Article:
b. Place waders, wading boots, boot insoles and the streambed contact end of a wading stick, if used, in a container of sufficient size to allow the gear to be completely covered by a cleaning solution.

c. Pour sufficient Formula 409® Disinfectant cleaning solution into the container with the infested wading gear to completely cover the gear. It may be necessary to weight down the gear to ensure that it remains immersed in the cleaning solution.

d. Allow the wading gear to remain in the cleaning solution for at least 5 minutes.

e. Remove the wading gear from the cleaning solution one piece at a time and inspect it to make sure that all debris that could harbor NZMS has been removed from the gear as well as any NZMS that could be lodged in cracks or crevices. If necessary, use a stiff plastic bristled brush such as a kitchen brush to remove any remaining debris and mud.

f. Rinse wading gear in clean water. DO NOT USE WATER FROM THE NZMS INFESTED SOURCE. This may reintroduce NZMS to the wading gear.

g. Return cleaned wading gear to it appropriate storage container.

2) Dry Sack Procedure

a. Remove wading gear upon exiting NZMS infested waters. Avoid allowing infested wading gear to come in contact with interior surfaces of vehicles or camping gear such as tents or trailers. NZMS can be transferred to any surface they come in contact with and they could later be transferred back to cleaned wading gear. Turn waders right side out and remove insoles from wading boots.

b. Place waders, wading boots, and boot insoles into a dry sack (recommended size: 65 liter). Walking sticks will need to be cleaned separately outside of the dry sack to avoid rupturing the sack.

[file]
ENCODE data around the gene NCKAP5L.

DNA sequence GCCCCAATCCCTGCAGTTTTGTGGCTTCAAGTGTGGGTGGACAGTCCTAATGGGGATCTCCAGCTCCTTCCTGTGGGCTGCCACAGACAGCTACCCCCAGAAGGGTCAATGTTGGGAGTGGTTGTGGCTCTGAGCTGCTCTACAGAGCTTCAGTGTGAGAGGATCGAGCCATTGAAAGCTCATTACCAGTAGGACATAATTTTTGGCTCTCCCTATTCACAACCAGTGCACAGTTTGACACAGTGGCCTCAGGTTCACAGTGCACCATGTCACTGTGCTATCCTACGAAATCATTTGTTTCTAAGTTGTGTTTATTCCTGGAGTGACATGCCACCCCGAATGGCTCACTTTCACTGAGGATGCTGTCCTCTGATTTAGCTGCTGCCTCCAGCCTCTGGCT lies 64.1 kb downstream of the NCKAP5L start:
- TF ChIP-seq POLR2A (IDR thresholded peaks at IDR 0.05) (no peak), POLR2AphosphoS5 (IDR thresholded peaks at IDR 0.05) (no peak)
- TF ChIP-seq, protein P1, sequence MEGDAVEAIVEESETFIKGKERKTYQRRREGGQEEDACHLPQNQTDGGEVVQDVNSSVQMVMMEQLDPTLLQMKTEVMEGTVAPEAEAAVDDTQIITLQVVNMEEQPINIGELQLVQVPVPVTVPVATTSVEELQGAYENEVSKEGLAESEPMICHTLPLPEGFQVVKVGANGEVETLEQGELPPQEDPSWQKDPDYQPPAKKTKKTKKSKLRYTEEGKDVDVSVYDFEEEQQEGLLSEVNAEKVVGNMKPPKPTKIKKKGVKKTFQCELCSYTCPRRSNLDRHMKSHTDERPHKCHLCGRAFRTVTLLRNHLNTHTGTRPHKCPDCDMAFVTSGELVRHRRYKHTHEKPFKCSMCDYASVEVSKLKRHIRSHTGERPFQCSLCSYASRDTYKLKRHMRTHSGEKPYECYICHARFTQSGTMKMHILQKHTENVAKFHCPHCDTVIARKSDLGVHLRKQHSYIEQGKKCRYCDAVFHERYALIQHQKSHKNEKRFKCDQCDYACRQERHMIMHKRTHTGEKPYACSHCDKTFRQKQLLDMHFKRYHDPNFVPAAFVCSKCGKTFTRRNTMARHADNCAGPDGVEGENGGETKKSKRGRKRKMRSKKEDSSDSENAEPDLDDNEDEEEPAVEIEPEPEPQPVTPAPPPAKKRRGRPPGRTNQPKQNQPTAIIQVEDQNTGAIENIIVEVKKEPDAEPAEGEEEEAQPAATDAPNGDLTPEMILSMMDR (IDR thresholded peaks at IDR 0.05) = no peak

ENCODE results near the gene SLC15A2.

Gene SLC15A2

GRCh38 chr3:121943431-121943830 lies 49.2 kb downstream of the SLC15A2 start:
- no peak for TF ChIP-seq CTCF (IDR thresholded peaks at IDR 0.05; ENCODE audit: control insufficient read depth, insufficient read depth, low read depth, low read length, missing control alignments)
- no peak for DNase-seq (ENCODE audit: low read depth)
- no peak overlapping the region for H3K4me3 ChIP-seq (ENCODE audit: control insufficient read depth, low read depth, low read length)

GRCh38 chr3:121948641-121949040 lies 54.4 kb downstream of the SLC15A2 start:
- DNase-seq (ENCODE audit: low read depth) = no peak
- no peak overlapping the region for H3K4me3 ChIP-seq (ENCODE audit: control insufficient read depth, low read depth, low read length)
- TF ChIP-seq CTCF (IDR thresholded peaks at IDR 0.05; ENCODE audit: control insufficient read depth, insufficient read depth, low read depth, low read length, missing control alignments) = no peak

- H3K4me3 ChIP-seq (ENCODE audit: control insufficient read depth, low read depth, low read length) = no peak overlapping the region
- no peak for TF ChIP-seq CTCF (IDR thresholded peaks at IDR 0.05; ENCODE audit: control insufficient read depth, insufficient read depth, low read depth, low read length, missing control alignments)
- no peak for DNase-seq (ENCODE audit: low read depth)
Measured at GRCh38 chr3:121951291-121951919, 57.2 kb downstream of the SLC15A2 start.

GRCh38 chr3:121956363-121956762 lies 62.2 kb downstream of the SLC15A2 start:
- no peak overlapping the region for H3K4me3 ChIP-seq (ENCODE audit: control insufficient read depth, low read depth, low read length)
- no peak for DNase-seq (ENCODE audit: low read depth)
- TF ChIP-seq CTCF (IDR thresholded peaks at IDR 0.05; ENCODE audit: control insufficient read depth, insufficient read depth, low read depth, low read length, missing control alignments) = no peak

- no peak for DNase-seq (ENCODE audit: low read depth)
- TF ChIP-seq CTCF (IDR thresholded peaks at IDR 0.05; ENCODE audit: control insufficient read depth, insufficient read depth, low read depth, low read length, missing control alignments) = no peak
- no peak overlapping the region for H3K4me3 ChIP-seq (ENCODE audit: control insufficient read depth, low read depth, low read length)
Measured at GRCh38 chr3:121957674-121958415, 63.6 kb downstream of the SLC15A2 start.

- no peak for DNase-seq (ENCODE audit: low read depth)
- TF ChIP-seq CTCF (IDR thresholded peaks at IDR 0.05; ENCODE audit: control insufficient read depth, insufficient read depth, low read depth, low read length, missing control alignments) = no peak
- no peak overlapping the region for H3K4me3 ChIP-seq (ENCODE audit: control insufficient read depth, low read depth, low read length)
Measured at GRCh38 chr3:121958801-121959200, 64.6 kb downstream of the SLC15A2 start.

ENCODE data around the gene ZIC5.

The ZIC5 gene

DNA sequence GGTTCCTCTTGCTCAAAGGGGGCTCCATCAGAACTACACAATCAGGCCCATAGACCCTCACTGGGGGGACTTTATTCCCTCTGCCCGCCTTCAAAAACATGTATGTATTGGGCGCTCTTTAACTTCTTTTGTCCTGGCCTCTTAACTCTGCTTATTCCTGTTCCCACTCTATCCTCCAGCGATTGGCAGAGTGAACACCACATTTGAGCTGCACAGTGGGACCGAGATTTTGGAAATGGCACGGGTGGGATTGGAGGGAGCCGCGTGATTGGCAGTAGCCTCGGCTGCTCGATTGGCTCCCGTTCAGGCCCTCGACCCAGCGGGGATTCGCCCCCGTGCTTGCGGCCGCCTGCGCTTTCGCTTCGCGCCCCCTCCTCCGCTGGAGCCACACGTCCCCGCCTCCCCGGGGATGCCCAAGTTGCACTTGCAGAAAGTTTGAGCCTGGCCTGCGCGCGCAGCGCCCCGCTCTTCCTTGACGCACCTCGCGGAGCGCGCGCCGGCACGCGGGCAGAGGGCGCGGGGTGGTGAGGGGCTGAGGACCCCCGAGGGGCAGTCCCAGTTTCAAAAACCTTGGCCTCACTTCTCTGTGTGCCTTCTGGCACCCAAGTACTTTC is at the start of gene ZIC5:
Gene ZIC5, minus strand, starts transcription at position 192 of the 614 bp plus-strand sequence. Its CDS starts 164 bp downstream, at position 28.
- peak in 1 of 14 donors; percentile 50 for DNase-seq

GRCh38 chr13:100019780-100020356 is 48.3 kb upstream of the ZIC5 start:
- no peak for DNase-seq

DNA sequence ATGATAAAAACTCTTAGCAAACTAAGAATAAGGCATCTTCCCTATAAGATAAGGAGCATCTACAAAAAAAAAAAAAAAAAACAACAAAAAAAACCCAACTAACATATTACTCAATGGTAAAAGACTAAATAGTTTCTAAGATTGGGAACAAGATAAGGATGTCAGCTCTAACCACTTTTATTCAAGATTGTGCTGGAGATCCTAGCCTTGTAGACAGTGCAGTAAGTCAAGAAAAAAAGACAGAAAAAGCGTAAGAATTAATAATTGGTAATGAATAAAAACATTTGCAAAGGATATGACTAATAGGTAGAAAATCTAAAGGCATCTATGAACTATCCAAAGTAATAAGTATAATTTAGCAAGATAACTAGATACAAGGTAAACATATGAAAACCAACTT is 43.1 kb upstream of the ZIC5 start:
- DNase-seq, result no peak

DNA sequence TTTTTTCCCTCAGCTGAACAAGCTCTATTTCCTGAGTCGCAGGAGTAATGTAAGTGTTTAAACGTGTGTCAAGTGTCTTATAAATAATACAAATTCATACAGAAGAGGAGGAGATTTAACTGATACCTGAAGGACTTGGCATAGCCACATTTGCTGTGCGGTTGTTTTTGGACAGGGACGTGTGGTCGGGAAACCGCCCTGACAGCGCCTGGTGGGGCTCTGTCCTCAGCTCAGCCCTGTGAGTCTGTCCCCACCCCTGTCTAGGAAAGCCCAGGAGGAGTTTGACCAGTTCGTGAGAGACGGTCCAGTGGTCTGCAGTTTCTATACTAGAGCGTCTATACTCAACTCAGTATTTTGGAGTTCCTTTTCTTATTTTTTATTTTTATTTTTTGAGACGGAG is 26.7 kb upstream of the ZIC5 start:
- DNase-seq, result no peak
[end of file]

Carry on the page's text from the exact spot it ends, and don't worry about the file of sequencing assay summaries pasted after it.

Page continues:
c. Add 8 to 10 liters of Formula 409® Disinfectant cleaning solution to dry sack and the seal dry sack.

d. Pick up the dry sack and shake it back and forth using a rolling motion to ensure that the contents are thoroughly coated with the cleaning solution. Continue shaking for approximately 30 seconds.

e. Let dry sack sit undisturbed for at least 5 minutes. Then repeat the shaking and mixing for another 30 seconds.

f. Open the dry sack and remove the contents one piece at a time and inspect it to make sure that all debris that could harbor NZMS has been removed from the gear as well as any NZMS that could be lodged in cracks or crevices. If necessary, use a stiff plastic bristled brush such as a kitchen brush to remove any remaining debris and mud.

g. Rinse wading gear in clean water. DO NOT USE WATER FROM THE NZMS INFESTED SOURCE. This may reintroduce NZMS to the wading gear.

h. Return cleaned wading gear to it appropriate storage container.

What do I do if I find New Zealand mudsnails?

Images and Recent news

New Zealand mudsnail links:

Equipment Cleaning Protocol (Califorina Report)

Fishing Equipment Cleaning Recomendations

Protectyourwaters.net New Zealand Mudsnail Page

USGS Fact Sheet

New Zealand Mudsnail page

http://wildlife.state.co.us/aquatic/nuisances/hitchhikers/NewZealandMudsnail.asp

http://www.esg.montana.edu/aim/mollusca/nzms/

http://www2.montana.edu/nzms/